What I am hoping will happen is that by November I will have gotten a job abroad to work with an NGO in . . . to be honest I don't care where it is or what I'll be doing. As long as I'm working in a resource poor country with a little bit of famine, an obselete health care system, some malaria, raging HIV, or a civil war, I'd be a happy camper. You'd think organizations would be jumping at the chance to find people who are willing to work in these situations where they are risking their lives, sanity, and health! Apparently not. Apparently we're a dime a dozen.
I cannot get a job and it is definitely not for lack of trying. And to a certain extent, I have a hard time believing it's from lack of skills and qualifications. I've been a nurse for ten years. For three of those I was a travel nurse, which in the briefest of explanations means I can work in a variety of settings with minimal orientation. My specialty is oncology, which though is not like being in the ER or ICU, I deal with some sick, sick patients that need acute complex management. I've travelled extensively in developing countries and am no stranger to different cultures and being without creature comforts. I started a temporary clinic in a tsunami resettlement camp in Sri Lanka. I have a diploma in tropical medicine for nursing from a world renowned school. I have passion and determination like you wouldn't believe. What else do they want?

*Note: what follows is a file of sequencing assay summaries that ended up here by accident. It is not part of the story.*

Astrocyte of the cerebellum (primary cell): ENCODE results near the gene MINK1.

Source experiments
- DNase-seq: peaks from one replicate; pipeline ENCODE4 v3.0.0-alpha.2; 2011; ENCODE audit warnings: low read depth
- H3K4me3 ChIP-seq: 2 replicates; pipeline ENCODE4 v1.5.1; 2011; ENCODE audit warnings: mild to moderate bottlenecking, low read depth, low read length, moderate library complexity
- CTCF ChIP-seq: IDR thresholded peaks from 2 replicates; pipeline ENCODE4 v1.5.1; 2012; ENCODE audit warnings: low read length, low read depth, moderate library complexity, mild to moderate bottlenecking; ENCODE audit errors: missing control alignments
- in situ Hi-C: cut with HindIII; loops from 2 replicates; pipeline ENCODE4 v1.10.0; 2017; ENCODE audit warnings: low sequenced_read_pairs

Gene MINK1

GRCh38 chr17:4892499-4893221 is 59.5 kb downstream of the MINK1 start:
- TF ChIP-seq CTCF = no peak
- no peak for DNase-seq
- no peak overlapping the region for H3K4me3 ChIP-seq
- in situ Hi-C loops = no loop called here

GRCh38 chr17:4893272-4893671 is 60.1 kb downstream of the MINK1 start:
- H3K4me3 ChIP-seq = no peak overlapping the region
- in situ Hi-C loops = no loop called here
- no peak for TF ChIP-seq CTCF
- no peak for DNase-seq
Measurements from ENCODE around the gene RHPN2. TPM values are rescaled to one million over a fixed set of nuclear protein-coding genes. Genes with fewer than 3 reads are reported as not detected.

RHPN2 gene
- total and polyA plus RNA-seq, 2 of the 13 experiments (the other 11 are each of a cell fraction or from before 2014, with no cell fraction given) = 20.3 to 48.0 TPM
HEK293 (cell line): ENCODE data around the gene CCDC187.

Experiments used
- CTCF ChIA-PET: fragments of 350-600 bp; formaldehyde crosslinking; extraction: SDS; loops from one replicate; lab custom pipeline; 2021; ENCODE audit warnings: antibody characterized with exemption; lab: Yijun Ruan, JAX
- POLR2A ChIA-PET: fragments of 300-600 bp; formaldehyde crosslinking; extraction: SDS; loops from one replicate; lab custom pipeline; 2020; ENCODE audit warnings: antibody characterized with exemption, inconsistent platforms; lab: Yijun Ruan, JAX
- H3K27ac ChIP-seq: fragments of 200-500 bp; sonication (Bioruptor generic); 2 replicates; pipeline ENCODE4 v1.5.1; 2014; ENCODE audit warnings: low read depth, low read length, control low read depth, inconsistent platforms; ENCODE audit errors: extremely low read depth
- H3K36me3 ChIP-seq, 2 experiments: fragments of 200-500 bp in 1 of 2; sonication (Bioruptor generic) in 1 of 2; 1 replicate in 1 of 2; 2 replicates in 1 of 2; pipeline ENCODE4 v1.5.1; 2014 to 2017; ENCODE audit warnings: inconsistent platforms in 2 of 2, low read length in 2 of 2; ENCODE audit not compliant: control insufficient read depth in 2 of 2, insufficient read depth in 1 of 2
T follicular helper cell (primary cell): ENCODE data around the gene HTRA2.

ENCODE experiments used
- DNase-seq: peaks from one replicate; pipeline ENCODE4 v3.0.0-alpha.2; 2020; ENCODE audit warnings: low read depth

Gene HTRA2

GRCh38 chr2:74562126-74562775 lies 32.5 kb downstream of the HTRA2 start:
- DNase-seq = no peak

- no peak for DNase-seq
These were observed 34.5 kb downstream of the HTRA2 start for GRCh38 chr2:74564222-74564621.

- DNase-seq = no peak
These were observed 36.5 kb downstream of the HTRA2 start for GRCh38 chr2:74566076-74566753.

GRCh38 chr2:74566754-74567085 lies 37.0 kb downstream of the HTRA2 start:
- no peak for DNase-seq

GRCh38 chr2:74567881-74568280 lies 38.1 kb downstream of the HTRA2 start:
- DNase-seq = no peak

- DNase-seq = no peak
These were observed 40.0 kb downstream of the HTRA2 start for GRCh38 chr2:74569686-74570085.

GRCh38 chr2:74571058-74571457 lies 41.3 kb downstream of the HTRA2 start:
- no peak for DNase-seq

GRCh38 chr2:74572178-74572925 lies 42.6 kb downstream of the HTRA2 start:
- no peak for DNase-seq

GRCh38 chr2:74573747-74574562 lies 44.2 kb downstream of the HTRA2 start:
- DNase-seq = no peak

To answer my own question, they want you to have already run a health system in a developing country, have advanced language skills in French and/or Arabic, have extensive IT knowledge, and know how to drive a manual transmission. The positions I'm applying for are aimed at nurses right? It seems like they're looking for IT managers from French or Arabic countries that drive a manual. In all honesty, I can absolutely see the benefit of hiring someone with all those skills, but that is one tall order to fill.
But I will keep trying; I will not give up. As I see it, life is not worth living unless you have a goal, a dream, a passion. This is mine. How am I to go back to San Francisco and work with onocology patients who would give anything to have the time and capability to carry out their life's ambition? I could easily go back home in a moment's notice and be with my close support group, have a satisfying job, and make a good income, but I know, I just know, I would be so disappointed in myself for giving up. So I'm not done yet and I'm going to stick it out over here. I start a permanent job in the field of oncology next week that will take me through November. I hope by that point, the gods of fate will have started to like me again and something I apply for will pan out. If not, the next step is to go to the country I want to work in first and try to get hired locally. If I'm right on their doorstep, it may be harder to turn down my charms.
I'm lucky: I've got a dream and I have the time.